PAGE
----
7. A bearing gland for propeller shafts and the like subject to external pressure, comprising a hollow cylindrical outer housing extending from a bearing surrounding a propeller shaft and spaced therefrom, a sleeve on the propeller shaft rotatable within said cylindrical housing, a shoulder means on each end of the sleeve forming a well in said sleeve, alternate annular rings of chevron shaped packing material and spacers in said well, said spacers and packing material extending between the bottom of the well and the interior of the outer housing, said spacers and packing material having a portion in contact with the outer housing lying at an angle to the axis of the propeller shaft and directed away from the bearing, the outer faces of said spacers converging at an angle of about 5 toward the periphery to permit movement of the peripheral edge of the packing members away from the outer housing under axial pressure from the direction of the bearing and toward and into sealing engagement with the outer housing under axial pressure from the external source of pressure and resilient means urging the packing members and spacer members together.

8. A bearing gland for propeller shafts and the like subject to external pressure, comprising a hollow cylindrical outer housing extending from a bearing surrounding a propeller shaft and spaced therefrom, a sleeve on the propeller shaft rotatable within said cylindrical housing, a shoulder means on each end of the sleeve forming a well in said sleeve, alternate annular rings of chevron shaped packing material and spacers in said well, said spacers and packing material extending between the bottom of the well and the interior of the outer housing, said spacers and packing material having a portion in contact with the outer housing lying at an angle to the axis of the propeller shaft and directed away from the bearing, said spacers having a portion adjacent their outer periphery gradually reduced in thickness to form a feathered edge to permit movement of the peripheral edge of the packing members away from the outer housing under axial pressure from the direction of the bearing and toward and into sealing engagement with the outer housing under axial pressure from the external source of pressure, guide rods between the two shoulder means on which the packing members and spacer members ride and resilient means urging the packing members and spacer members together.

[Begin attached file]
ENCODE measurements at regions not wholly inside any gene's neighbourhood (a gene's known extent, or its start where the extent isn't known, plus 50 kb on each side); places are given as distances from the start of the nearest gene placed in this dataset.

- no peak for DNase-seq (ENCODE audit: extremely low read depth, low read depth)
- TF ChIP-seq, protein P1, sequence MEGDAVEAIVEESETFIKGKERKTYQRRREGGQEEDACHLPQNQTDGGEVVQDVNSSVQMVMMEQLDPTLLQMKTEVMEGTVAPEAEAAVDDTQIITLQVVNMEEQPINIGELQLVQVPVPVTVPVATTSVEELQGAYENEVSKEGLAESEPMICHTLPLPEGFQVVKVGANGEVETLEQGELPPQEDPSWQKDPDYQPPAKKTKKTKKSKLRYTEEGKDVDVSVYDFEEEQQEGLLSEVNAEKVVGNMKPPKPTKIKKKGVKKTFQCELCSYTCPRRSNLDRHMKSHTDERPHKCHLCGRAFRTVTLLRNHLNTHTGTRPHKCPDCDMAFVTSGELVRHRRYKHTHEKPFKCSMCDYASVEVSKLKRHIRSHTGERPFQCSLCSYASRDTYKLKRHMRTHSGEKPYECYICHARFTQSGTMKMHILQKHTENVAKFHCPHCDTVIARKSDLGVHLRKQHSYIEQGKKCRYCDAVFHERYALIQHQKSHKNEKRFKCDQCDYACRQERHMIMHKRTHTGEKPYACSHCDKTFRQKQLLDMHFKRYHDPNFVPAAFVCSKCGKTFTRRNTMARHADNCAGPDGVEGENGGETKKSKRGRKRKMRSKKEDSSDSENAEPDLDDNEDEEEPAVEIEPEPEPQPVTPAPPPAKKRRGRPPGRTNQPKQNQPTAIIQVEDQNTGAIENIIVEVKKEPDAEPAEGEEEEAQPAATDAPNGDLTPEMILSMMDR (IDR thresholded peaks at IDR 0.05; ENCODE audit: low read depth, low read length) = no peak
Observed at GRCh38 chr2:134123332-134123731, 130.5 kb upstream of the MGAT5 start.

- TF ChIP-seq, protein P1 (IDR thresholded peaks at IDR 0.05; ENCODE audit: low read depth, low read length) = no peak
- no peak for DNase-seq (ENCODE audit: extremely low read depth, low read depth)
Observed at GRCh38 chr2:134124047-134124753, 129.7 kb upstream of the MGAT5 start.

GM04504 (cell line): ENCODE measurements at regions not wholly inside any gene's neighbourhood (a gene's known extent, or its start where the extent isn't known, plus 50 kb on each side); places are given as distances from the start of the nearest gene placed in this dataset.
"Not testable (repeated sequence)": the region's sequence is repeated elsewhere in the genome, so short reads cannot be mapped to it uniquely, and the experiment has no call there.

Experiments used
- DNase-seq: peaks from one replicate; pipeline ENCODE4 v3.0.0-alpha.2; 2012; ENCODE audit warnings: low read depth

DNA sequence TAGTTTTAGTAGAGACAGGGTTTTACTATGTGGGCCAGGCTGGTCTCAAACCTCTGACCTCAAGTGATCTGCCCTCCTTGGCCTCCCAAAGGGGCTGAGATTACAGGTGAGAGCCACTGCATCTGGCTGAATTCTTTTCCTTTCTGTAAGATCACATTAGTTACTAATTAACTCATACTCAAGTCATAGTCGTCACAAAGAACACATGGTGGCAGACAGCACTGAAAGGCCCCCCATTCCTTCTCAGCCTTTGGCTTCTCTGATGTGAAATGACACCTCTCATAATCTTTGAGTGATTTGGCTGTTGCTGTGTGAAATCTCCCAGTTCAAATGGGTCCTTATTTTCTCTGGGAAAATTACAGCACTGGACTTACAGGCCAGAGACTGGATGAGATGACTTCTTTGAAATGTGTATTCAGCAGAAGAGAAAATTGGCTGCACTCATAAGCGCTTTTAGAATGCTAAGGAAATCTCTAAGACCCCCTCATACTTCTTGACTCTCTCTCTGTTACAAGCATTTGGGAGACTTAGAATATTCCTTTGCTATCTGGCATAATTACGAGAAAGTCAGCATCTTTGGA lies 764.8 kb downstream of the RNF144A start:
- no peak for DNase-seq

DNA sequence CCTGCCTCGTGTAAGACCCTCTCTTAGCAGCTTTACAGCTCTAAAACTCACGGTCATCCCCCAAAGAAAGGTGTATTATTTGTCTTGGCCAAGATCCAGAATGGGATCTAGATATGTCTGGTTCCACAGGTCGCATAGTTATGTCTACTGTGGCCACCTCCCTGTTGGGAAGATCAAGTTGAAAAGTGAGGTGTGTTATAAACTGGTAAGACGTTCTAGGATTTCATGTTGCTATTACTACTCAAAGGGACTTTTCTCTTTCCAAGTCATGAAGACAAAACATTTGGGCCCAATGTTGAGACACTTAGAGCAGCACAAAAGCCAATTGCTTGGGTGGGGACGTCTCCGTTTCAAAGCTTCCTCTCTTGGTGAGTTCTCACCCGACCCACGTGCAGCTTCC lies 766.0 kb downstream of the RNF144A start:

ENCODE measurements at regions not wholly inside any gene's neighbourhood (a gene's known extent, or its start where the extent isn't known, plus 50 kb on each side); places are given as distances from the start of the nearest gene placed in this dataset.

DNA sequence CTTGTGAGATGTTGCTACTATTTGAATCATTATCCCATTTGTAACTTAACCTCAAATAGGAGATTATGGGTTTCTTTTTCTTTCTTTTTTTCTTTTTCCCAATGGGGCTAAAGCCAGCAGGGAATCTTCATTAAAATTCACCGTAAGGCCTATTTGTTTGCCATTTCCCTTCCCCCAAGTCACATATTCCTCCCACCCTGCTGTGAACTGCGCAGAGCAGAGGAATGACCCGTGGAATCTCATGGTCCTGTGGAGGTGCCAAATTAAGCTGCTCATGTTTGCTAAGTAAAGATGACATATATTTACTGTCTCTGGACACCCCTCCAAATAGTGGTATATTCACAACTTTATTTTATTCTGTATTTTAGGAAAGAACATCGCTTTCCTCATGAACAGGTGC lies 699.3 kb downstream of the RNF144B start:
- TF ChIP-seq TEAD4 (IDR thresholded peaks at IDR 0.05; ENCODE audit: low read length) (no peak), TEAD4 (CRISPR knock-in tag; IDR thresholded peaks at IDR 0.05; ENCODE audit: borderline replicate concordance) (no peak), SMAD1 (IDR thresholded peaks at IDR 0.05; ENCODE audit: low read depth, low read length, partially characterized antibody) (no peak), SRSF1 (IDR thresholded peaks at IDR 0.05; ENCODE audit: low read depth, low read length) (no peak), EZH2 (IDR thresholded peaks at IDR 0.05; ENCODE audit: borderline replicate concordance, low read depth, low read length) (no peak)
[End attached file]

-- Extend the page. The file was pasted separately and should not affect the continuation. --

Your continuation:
References Cited in the file of this patent UNITED STATES PATENTS 1,399,421 Cedervall Dec. 6, 1921

Patent Citations
Cited PatentFiling datePublication dateApplicantTitle
US1399421 *Jul 19, 1917Dec 6, 1921Wilhelm Cedervall CarlStuffing-box for propeller-shafts
Referenced by
Citing PatentFiling datePublication dateApplicantTitle
US3190704 *Jun 7, 1961Jun 22, 1965Guthans Harold AStern bearing packing glands
US3215441 *May 17, 1962Nov 2, 1965Prec Associates IncResilient seal and distortion controlling means therefor
US3599931 *Sep 11, 1969Aug 17, 1971G P E Controls IncInternal safety shutoff and operating valve
US4942873 *Sep 16, 1988Jul 24, 1990Lawrence Irwin FResuscitation device
US5213341 *Sep 13, 1991May 25, 1993Thunderline CorporationPressure hardware for a modular inter-wall elastomer seal
US5333883 *May 28, 1993Aug 2, 1994J. M. Voith GmbhStuffing box seal
US5340123 *Apr 14, 1993Aug 23, 1994Thunderline CorporationPressure hardware for a modular inter-wall elastomer seal
US5401104 *Jan 13, 1994Mar 28, 1995Newton; HilleRod guide assembly for rotary applications
DE3800124A1 *Jan 5, 1988Jan 26, 1989Ct Tech OkretowejSeal for marine propeller shaft
EP0185753A1 *Jun 13, 1985Jul 2, 1986Schlumberger Dowell IncPacking assembly for use in a plunger bore.
Classifications
U.S. Classification384/149, 277/351, 277/431, 277/557, 277/562
International ClassificationF16J15/18
Cooperative ClassificationF16J15/186
European ClassificationF16J15/18D2B